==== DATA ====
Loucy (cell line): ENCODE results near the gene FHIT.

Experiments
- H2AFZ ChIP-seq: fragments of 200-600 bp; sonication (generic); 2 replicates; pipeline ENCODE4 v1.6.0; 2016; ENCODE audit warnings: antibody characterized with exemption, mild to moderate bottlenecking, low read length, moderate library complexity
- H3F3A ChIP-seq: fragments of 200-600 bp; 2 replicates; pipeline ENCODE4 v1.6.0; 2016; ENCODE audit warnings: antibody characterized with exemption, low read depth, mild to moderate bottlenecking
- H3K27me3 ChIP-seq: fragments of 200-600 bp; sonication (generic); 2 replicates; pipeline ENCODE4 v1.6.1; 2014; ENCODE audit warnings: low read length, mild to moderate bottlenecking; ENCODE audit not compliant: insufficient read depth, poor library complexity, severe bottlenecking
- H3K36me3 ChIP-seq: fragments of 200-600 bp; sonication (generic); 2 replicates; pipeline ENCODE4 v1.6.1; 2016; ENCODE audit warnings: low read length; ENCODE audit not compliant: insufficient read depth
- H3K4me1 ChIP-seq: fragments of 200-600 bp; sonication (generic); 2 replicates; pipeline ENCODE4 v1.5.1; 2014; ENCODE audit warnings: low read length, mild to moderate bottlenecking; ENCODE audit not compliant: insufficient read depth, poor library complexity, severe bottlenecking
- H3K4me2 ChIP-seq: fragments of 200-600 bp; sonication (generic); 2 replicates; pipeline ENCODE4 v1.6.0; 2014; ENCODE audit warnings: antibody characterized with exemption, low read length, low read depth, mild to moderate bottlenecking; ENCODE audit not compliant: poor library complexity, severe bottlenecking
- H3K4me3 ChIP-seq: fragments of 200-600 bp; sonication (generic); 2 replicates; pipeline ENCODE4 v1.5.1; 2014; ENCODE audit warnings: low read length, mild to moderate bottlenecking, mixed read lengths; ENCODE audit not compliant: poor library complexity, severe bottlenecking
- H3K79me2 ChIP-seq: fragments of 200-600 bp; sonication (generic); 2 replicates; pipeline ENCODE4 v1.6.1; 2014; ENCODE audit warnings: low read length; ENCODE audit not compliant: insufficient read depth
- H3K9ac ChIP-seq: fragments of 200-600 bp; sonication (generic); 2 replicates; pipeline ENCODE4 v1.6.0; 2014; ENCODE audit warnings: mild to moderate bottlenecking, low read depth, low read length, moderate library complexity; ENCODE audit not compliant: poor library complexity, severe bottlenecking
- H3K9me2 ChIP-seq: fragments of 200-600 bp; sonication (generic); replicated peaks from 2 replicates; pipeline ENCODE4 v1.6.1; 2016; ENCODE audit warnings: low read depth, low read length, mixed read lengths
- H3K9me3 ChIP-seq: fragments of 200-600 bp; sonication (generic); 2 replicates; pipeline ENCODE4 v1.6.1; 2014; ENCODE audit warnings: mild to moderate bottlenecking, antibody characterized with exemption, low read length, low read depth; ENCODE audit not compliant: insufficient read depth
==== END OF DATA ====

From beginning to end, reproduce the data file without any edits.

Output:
Loucy (cell line): ENCODE results near the gene FHIT.

Experiments
- H2AFZ ChIP-seq: fragments of 200-600 bp; sonication (generic); 2 replicates; pipeline ENCODE4 v1.6.0; 2016; ENCODE audit warnings: antibody characterized with exemption, mild to moderate bottlenecking, low read length, moderate library complexity
- H3F3A ChIP-seq: fragments of 200-600 bp; 2 replicates; pipeline ENCODE4 v1.6.0; 2016; ENCODE audit warnings: antibody characterized with exemption, low read depth, mild to moderate bottlenecking
- H3K27me3 ChIP-seq: fragments of 200-600 bp; sonication (generic); 2 replicates; pipeline ENCODE4 v1.6.1; 2014; ENCODE audit warnings: low read length, mild to moderate bottlenecking; ENCODE audit not compliant: insufficient read depth, poor library complexity, severe bottlenecking
- H3K36me3 ChIP-seq: fragments of 200-600 bp; sonication (generic); 2 replicates; pipeline ENCODE4 v1.6.1; 2016; ENCODE audit warnings: low read length; ENCODE audit not compliant: insufficient read depth
- H3K4me1 ChIP-seq: fragments of 200-600 bp; sonication (generic); 2 replicates; pipeline ENCODE4 v1.5.1; 2014; ENCODE audit warnings: low read length, mild to moderate bottlenecking; ENCODE audit not compliant: insufficient read depth, poor library complexity, severe bottlenecking
- H3K4me2 ChIP-seq: fragments of 200-600 bp; sonication (generic); 2 replicates; pipeline ENCODE4 v1.6.0; 2014; ENCODE audit warnings: antibody characterized with exemption, low read length, low read depth, mild to moderate bottlenecking; ENCODE audit not compliant: poor library complexity, severe bottlenecking
- H3K4me3 ChIP-seq: fragments of 200-600 bp; sonication (generic); 2 replicates; pipeline ENCODE4 v1.5.1; 2014; ENCODE audit warnings: low read length, mild to moderate bottlenecking, mixed read lengths; ENCODE audit not compliant: poor library complexity, severe bottlenecking
- H3K79me2 ChIP-seq: fragments of 200-600 bp; sonication (generic); 2 replicates; pipeline ENCODE4 v1.6.1; 2014; ENCODE audit warnings: low read length; ENCODE audit not compliant: insufficient read depth
- H3K9ac ChIP-seq: fragments of 200-600 bp; sonication (generic); 2 replicates; pipeline ENCODE4 v1.6.0; 2014; ENCODE audit warnings: mild to moderate bottlenecking, low read depth, low read length, moderate library complexity; ENCODE audit not compliant: poor library complexity, severe bottlenecking
- H3K9me2 ChIP-seq: fragments of 200-600 bp; sonication (generic); replicated peaks from 2 replicates; pipeline ENCODE4 v1.6.1; 2016; ENCODE audit warnings: low read depth, low read length, mixed read lengths
- H3K9me3 ChIP-seq: fragments of 200-600 bp; sonication (generic); 2 replicates; pipeline ENCODE4 v1.6.1; 2014; ENCODE audit warnings: mild to moderate bottlenecking, antibody characterized with exemption, low read length, low read depth; ENCODE audit not compliant: insufficient read depth